Since the dawn of time, give or take a few billion years, employers have been searching for the holy grail of employee engagement because at some point they bought into the premise that employee engagement leads to a higher organization bottom-line financial performance.
The thing is? According to the research I’ve come across, that’s just not true.
There is research that shows employees with higher engagement perform better in their specific jobs. But where things get all tangled up is when HR pros and consultants make the leap to saying higher-performing employees must lead to higher performing organizations which then must lead to higher bottom line profits. Unfortunately, there are about a million other factors that come into play between “engaged employees” and “higher bottom line.”
However…even though it’s tricky to find a bottom-line argument for keeping employees engaged, I think we can all agree that working with highly engaged people is better than the alternative. It leads to better end products, whether you’re making a thing, or providing services. And our 9-5’s are way more fun when we’re not hanging with people who have mentally checked out.
So what’s the secret to creating a culture where employees are super engaged and everybody’s a little happier, I’m pretending you asked?
Simply put, it’s this:
Make an extra effort to hire people who are naturally more engaged than those who are not.
Yup, if you go out of your way to hire naturally engaged people, your employee engagement will rise. Hire Eeyores and your engagement will fall.
Turns out most of our engagement is internal and has nothing to do with our external factors. Sure it sucks to have a crappy boss, but if I have a high internal engagement level, I don’t let that bring me down or interfere with my career path. I find ways to overcome those types of obstacles. If I’m not internally engaged, I’ll let a crappy boss make me pout like a 13-year-old. In other words, stop thinking you’ll be able to motivate people with some flashy new program. Or by giving everyone a polo shirt with your companies logo on it, or installing a slide in the lobby. All this stuff has a short-term impact on employee engagement but is very hard to sustain over a long period of time.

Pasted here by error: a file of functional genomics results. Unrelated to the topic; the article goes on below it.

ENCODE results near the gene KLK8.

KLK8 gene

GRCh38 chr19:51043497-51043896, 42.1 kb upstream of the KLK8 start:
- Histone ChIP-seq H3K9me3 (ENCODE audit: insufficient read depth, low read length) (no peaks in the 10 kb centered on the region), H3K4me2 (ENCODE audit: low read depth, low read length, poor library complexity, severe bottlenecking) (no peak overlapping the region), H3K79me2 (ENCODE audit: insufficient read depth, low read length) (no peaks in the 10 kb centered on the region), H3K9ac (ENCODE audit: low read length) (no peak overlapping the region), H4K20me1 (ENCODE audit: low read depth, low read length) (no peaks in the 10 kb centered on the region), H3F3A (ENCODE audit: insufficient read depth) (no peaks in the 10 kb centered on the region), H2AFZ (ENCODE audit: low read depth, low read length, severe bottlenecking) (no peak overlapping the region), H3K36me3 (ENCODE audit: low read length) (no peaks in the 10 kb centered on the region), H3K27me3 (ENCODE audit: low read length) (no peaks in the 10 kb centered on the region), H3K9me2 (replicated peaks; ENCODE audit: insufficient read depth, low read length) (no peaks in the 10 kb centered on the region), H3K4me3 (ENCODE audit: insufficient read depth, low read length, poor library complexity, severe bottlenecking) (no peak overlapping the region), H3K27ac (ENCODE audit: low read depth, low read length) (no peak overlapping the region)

What will have a lasting impact is setting up a hiring process that targets candidates how are naturally more engaged.
Specifically, this means:
#1. Asking interview questions that get to the heart of how a person is internally engaged and motivated at work, like:
- “Tell me what you’re truly passionate about in life.” (The fact is, engaged people are passionate people. It doesn’t really matter what they’re passionate about.)
- When were you most satisfied in your work life and why? Also, the least satisfied?” (This will help you measure if your position and environment will satisfy what they are looking for. Low satisfaction -> low engagement.)
#2. Adding an assessment that measures a person’s engagement level in a work setting, that includes questions like:
- “Tell me about the last person you recommended your employer hire?”(People who refer other people to their current employer are engaged, and more likely to do the same for you)
- “Explain your career path to me, and how this position will help you on your path.” (People who are not engaged in life aren’t on a path. I don’t care where your path is going, I just want to know you’re on one!)
- “What talent do you specifically have that we need to utilize to get the most out of you?” (If I can use it, they’ll be engaged.)
#3. Actively removing your least engaged employees from the work environment (addition through subtraction)
i.e. Fire them. Quickly. They’re doing more harm than good.
So…to sum this all up: The secret to higher levels of employee engagement has more to do with the people you bring in, and much less to do with, well, you!